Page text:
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Charmed Life

Designer David Burdick Discusses Costumes in The Revolutionists

Everyman Theatre's resident costume designer talks about his inspiration and creative process.

By Lauren Bell | December 6, 2017, 5:37 pm

-Clinton B. Photography
Charmed Life

Designer David Burdick Discusses Costumes in The Revolutionists

Everyman Theatre's resident costume designer talks about his inspiration and creative process.

By Lauren Bell | December 6, 2017, 5:37 pm

-Clinton B. Photography

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Playwright Olympe de Gouge, assassin Charlotte Corday, former queen Marie Antoinette, and Caribbean spy Marianne Angelle walk into a bar . . . okay, maybe it wasn't a bar, but if you found yourself slightly interested in the punchline to that poorly executed (no pun intended) joke, then you will want to grab a ticket to Everyman's Theatre's The Revolutionists, which opens this week and runs through the first week of January. 

The play, which is set during the French Revolution, propels itself to modern times with a bold, brave, and hilarious take on feminism and standing up for one’s beliefs. We talked to resident costume designer, David Burdick about the show and the inspiration behind the costumes.

This is a play full of strong female characters. How did you draw inspiration for their costumes?
Three of the four women in this play are real historical figures, so I started out doing research on those actual women. Of course, Marie Antoinette is very famous so there were a lot of portraits of her. The other two are a little less known. Charlotte Corday is a bit of a legend so there were a few portraits and romanticized versions of her out there, but Olympe de Gouges was difficult because she wasn’t as celebrated in her day. So I started with the historical aspects, and then as we were talking we discussed the fact that the play and the language is very modern. It’s definitely not a period piece, so we talked about mixing in modern with period items with both the set and the costumes.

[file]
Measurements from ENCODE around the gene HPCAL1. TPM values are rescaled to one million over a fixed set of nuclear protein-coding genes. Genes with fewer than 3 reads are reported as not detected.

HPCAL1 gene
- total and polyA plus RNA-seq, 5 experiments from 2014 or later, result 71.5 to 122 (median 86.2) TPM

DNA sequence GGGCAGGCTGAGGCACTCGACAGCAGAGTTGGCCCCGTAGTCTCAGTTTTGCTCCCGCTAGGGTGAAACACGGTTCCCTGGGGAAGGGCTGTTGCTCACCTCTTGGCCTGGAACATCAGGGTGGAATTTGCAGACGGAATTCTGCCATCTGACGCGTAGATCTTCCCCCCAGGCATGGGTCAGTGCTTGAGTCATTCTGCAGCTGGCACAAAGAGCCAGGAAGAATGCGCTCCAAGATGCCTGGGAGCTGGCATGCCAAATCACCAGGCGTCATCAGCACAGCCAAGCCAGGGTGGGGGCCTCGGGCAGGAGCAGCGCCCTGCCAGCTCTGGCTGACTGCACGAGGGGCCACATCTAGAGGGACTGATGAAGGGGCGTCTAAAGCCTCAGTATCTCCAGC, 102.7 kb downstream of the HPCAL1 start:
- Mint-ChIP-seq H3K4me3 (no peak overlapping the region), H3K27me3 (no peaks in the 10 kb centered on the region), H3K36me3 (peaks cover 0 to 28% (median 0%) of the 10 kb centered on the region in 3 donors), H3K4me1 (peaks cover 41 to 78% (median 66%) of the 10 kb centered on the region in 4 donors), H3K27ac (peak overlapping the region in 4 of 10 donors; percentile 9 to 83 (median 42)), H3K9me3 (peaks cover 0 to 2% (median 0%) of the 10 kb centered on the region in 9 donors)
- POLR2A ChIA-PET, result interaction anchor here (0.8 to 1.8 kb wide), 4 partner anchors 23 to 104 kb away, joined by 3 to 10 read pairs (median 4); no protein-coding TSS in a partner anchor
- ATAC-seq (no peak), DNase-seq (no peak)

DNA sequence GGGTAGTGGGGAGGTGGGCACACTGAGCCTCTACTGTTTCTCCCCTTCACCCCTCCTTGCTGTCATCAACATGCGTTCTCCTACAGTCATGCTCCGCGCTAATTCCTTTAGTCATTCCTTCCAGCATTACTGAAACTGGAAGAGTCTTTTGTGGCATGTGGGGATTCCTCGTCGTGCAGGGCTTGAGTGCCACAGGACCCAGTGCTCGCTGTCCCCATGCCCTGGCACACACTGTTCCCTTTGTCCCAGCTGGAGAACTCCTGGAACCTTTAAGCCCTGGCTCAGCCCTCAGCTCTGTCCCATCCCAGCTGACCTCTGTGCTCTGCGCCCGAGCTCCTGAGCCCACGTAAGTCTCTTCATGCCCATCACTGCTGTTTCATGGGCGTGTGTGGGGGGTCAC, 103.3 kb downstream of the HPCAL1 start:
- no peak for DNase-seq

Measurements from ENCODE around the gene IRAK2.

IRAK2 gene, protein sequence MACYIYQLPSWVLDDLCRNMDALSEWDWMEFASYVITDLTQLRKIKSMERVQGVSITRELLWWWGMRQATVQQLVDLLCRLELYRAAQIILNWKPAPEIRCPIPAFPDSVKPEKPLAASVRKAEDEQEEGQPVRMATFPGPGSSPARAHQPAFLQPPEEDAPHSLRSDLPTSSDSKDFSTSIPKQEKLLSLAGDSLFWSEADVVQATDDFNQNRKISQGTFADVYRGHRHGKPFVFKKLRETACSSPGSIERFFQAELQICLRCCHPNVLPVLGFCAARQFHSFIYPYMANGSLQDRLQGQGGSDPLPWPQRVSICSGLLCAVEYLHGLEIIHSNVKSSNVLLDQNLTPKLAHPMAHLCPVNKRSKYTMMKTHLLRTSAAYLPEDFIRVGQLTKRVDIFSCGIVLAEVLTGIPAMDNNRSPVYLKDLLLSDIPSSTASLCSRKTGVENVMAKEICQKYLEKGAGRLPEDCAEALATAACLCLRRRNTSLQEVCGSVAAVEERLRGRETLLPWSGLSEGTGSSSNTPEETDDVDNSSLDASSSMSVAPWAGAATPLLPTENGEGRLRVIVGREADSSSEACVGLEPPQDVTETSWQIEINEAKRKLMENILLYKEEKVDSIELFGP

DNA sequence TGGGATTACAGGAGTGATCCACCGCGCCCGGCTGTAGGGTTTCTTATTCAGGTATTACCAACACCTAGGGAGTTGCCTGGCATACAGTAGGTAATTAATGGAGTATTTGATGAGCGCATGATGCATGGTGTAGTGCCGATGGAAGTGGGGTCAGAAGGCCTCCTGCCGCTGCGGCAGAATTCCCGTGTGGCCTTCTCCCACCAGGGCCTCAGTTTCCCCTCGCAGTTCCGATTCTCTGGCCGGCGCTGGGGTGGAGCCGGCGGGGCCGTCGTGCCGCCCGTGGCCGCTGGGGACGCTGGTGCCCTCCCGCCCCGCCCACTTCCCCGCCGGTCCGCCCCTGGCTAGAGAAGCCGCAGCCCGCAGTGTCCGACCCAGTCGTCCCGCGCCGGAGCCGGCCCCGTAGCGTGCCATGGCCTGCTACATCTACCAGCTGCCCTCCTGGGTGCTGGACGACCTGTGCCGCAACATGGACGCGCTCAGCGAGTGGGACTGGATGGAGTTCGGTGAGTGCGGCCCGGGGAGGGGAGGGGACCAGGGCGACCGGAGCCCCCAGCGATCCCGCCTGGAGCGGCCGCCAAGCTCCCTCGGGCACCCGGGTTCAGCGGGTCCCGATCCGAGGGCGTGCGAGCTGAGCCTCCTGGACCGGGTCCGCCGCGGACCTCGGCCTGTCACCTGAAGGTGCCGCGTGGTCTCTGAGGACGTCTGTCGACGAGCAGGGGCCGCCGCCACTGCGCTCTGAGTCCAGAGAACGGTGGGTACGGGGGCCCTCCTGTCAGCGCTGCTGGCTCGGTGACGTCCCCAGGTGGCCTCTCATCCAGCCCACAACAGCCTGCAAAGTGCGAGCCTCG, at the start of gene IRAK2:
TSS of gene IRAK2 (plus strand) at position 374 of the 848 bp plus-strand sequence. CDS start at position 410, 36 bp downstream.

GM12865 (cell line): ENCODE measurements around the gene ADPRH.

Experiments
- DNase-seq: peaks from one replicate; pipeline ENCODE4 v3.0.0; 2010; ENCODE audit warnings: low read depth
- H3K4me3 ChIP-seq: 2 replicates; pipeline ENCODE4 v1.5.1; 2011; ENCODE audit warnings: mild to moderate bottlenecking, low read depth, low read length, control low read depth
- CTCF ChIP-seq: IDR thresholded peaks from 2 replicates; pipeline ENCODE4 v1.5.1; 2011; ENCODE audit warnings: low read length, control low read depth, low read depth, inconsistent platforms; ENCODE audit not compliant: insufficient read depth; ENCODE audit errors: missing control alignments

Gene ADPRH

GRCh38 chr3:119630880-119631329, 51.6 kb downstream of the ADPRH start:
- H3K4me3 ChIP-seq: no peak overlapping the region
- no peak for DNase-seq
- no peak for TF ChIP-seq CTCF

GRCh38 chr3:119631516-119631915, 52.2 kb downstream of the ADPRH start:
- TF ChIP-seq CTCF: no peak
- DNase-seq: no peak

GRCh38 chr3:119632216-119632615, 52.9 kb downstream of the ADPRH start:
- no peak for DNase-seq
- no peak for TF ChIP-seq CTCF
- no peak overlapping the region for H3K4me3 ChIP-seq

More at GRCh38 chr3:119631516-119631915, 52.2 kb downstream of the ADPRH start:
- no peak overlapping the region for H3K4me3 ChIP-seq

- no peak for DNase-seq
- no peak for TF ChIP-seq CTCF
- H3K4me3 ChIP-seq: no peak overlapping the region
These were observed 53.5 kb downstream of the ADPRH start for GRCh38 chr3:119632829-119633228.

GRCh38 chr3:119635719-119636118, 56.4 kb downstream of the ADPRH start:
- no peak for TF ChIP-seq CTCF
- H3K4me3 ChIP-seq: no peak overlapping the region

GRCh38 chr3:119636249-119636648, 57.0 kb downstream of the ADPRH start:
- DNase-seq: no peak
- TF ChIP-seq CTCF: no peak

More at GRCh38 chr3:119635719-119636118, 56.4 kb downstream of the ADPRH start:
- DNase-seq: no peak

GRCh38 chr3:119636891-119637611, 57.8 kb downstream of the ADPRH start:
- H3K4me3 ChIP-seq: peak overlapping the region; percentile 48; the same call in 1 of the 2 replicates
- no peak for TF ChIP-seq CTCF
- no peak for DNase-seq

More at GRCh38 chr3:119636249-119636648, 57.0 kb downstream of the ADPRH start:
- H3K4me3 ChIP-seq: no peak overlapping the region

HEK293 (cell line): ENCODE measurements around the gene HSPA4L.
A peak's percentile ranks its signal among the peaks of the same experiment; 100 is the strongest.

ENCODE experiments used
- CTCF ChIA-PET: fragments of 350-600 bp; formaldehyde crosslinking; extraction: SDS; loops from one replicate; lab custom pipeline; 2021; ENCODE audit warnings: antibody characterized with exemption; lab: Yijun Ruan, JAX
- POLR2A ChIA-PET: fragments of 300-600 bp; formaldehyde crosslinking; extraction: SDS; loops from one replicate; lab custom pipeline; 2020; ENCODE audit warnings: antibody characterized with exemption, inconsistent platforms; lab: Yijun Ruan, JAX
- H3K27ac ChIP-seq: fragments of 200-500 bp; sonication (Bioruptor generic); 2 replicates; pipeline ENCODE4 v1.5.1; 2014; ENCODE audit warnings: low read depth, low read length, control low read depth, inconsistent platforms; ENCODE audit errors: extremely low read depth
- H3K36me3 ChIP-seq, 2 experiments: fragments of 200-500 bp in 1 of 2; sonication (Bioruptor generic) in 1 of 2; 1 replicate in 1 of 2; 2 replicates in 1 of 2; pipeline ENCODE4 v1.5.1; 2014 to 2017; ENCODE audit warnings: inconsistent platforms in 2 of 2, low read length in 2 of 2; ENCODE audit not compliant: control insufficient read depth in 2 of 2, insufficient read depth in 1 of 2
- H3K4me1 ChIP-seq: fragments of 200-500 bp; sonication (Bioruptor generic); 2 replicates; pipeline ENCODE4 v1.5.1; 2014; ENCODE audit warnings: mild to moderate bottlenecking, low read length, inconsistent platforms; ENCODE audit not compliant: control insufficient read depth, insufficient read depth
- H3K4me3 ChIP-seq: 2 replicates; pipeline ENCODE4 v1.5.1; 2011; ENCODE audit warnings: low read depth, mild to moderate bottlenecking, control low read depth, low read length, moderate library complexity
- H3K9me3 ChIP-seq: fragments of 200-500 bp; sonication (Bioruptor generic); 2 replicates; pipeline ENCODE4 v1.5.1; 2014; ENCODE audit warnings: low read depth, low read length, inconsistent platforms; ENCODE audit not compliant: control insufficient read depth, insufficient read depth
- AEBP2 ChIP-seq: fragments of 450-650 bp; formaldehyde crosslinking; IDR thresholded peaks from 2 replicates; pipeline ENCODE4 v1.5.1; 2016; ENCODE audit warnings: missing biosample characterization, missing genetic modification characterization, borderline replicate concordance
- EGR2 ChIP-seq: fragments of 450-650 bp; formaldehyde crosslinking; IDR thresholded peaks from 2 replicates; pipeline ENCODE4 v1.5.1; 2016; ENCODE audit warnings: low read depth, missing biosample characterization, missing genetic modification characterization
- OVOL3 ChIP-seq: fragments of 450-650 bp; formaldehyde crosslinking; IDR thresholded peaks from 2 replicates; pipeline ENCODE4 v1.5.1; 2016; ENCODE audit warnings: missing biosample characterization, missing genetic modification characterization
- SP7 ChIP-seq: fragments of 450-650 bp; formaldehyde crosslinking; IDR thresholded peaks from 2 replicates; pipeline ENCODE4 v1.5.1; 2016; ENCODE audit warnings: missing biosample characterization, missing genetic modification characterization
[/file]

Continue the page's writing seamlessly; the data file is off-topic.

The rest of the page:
A lot of times one of the things that is really popular to do with shows like this is to have a very abstract set and then have the costumes be more period and what really sets you into that time, but we kind of flipped that on this one. We decided to have the set be more period and then have the clothes be more modern. A lot of the research I did was both looking at 18th century clothes and contemporary fashion designers and fashion layouts that were sort of inspired by the 18th century so that is sort of where the costumes wound up.

Who are some of the designers that you referenced and what type of modern trends were you able to incorporate?
Charlotte’s dress is inspired by and based on Yohji Yamamoto, so it’s very avant-garde Japanese. Her character is kind of punk, so I found a collection by Yohji Yamamoto which felt very 18th century inspired and kind of went with that. Marie’s outfit was heavily inspired by John Galliano who did a big 18th-century collection, but also Vivienne Westwood and Jean Paul Gaultier. Olympe was sort of tough, and my first go-round at it there were a lot great sort of riding suits and things like that because her character is a little bit more tailored. But then I saw coverage of the Emmys, and saw Evan Rachel Wood wearing this fantastic wide legged tuxedo and it all came together. Her hair is actually also inspired by a red carpet look Evan Rachel Wood did a couple of years ago where it was kind of punk-y and purple.

How was the design process different for the fictional character?